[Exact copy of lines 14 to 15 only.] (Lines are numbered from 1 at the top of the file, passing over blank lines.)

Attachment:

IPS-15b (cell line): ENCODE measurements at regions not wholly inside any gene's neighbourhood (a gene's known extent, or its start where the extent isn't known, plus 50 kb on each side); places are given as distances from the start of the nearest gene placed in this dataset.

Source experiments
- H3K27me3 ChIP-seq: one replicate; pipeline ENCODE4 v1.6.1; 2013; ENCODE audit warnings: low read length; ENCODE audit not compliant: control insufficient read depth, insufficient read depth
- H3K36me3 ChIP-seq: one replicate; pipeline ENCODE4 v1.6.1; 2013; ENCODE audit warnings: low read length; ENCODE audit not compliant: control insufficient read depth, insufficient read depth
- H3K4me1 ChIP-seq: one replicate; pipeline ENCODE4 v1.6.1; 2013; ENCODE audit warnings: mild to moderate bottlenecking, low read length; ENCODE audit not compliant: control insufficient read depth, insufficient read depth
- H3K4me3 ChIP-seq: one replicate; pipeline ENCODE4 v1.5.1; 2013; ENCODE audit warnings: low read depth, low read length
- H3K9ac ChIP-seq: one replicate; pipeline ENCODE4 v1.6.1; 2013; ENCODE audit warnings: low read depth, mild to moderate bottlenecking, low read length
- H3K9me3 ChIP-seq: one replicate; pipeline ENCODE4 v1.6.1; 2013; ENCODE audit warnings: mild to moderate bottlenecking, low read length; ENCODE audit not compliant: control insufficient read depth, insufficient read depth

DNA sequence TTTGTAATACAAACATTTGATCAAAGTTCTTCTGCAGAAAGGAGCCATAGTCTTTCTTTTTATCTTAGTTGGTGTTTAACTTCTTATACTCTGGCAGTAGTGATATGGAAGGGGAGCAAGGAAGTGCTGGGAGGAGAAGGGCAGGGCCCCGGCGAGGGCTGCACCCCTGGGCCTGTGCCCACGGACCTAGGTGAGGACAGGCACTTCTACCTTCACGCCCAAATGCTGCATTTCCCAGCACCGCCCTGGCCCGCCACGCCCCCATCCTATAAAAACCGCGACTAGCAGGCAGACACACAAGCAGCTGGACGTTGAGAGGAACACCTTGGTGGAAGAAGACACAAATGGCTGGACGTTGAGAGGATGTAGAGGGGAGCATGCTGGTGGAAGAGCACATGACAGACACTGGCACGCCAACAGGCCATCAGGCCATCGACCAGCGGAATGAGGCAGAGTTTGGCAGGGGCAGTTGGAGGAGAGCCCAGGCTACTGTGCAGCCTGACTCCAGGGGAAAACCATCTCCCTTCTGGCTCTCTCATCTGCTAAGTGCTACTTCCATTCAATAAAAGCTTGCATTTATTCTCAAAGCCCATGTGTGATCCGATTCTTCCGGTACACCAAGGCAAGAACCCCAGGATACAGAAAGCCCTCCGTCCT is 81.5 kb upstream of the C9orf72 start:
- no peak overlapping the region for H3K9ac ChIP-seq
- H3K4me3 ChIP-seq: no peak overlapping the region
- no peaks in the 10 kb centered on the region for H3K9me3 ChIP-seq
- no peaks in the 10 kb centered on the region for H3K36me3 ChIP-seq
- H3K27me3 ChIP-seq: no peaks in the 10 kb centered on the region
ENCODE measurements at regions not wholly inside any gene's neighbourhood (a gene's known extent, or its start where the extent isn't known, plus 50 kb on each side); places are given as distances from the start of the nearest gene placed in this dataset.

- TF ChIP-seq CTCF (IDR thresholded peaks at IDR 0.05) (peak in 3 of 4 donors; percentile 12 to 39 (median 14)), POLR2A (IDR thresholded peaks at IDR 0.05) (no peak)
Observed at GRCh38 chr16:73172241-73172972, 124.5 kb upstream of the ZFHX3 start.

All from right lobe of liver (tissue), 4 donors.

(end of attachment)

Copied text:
- H3K27me3 ChIP-seq: no peaks in the 10 kb centered on the region
ENCODE measurements at regions not wholly inside any gene's neighbourhood (a gene's known extent, or its start where the extent isn't known, plus 50 kb on each side); places are given as distances from the start of the nearest gene placed in this dataset.